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WASHINGTON — U.S. Sen. Ron Johnson, R-Wis., has teamed up with Sen. Cory Booker, D-N.J., to “Ban the Box,” a nationwide initiative that aims to remove barriers that make it more difficult for people with criminal records from getting jobs.

The bill would make it illegal for the federal government or its contractors to ask applicants about their criminal history on an application. There are exceptions, such as applying for jobs in security or law enforcement. Federal employers would be able to ask about criminal histories once the “conditional offer” stage is reached, if the bill passes.

Last week, the Fair Chance Act received a boost when the House approved it as an amendment to the 2020 National Defense Authorization Act, which was fully approved on a party-line vote in the Democrat-controlled House on July 12.

For Johnson, he said his next goal is to get the Fair Chance Act passed in the Senate.

“I’m pleased to see support for the Fair Chance Act is growing in Congress,” Johnson said in a statement. “I’ll continue to work with my colleagues to pass this legislation that will help people leaving prison get back to work and turn their lives around.”

“Today’s passage marks an important step toward giving formally incarcerated Americans the dignity and justice they deserve to contribute to our nation,” Booker, who also is a Democratic candidate for president, stated. “This legislation will remove the steep hurdles that deny individuals who have paid their debt to society from finding a job and allow them to have the dignity of work.”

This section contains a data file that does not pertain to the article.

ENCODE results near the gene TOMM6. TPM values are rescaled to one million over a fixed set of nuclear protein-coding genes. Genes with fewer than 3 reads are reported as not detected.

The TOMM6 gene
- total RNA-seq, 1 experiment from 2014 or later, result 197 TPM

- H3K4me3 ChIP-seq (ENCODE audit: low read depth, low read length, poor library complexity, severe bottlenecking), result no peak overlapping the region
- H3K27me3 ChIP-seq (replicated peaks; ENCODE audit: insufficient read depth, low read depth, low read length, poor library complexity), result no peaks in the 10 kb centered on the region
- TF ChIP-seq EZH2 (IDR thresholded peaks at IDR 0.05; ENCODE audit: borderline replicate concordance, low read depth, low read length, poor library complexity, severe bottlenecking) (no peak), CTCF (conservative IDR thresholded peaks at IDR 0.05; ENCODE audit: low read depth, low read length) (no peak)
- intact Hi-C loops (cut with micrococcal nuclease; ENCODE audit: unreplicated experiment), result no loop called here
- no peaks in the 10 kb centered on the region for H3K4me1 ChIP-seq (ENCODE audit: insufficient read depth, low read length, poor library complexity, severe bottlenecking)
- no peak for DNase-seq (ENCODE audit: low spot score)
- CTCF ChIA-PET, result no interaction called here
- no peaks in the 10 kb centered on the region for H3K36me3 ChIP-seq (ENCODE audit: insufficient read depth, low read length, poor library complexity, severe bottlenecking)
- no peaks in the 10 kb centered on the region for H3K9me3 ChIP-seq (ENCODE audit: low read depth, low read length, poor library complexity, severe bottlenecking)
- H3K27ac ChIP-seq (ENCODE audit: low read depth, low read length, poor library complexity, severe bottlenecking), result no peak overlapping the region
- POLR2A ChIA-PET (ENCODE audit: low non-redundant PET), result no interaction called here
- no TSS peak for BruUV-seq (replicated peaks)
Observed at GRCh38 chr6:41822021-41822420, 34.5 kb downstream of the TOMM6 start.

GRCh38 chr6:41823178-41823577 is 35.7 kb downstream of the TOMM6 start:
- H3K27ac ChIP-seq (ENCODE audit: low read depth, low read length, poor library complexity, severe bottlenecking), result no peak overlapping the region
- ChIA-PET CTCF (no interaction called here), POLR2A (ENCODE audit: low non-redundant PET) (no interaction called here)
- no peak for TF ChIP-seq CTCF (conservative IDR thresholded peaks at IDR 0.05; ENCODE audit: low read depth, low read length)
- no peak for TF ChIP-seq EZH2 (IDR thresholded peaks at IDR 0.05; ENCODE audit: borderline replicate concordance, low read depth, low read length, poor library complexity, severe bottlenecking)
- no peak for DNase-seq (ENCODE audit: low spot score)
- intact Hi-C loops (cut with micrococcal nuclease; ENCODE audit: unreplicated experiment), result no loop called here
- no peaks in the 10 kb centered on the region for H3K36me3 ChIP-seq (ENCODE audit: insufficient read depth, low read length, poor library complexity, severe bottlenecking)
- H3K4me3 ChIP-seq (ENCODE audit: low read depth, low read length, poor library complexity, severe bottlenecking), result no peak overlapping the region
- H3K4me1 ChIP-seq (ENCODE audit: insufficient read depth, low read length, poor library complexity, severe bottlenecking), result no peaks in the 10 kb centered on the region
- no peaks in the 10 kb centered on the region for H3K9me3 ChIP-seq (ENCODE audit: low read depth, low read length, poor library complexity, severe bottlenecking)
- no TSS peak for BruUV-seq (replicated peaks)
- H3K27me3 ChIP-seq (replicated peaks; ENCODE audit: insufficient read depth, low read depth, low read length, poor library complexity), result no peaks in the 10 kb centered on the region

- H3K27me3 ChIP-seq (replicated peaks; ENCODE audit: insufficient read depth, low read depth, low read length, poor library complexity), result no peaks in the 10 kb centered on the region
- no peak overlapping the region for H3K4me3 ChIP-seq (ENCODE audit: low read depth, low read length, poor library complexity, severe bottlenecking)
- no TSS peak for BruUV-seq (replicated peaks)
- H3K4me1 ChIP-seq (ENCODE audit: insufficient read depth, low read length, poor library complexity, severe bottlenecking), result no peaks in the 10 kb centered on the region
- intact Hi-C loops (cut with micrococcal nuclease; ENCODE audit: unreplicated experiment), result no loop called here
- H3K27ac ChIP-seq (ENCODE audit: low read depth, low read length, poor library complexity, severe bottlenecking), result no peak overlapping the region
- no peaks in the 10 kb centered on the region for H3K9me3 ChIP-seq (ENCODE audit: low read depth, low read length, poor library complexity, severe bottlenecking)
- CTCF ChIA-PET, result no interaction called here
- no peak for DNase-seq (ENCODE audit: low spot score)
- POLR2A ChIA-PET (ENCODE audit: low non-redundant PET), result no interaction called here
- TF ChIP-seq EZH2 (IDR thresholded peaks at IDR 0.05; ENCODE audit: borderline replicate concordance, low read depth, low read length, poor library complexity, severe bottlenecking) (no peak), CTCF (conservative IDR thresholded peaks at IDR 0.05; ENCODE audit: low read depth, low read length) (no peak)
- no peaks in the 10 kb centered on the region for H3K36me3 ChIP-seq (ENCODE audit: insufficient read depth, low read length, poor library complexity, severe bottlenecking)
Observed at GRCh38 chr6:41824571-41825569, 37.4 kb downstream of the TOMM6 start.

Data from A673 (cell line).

U.S. Sen. Tammy Baldwin, D-Wis., is one of the bill’s original co-sponsors.

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“People who have made mistakes and paid their debt to society deserve a chance to move forward and live a productive life,” Baldwin said in a statement in February. “But far too often, millions of Americans with criminal histories who have served their time face unfair barriers that stand in the way of pursuing a job.”

Banning the box

Racine “Banned the Box” on city jobs in 2017. And the State of Wisconsin passed a similar law in 2016 that said the state Department of Administration could not ask applicants about their conviction history on initial applications, although an applicant’s record could be considered “after the person has been certified as an eligible applicant.”

More than 30 other states have similar bans, including some that apply to applications for private employers as well as the government, including in Illinois and Minnesota.

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Before the JT hired him, Adam went to St. Cat's before going to Drake University. He covers homelessness and Caledonia, helps lead social media efforts, believes in the Oxford comma, and loves digital subscribers: journaltimes.com/subscribenow

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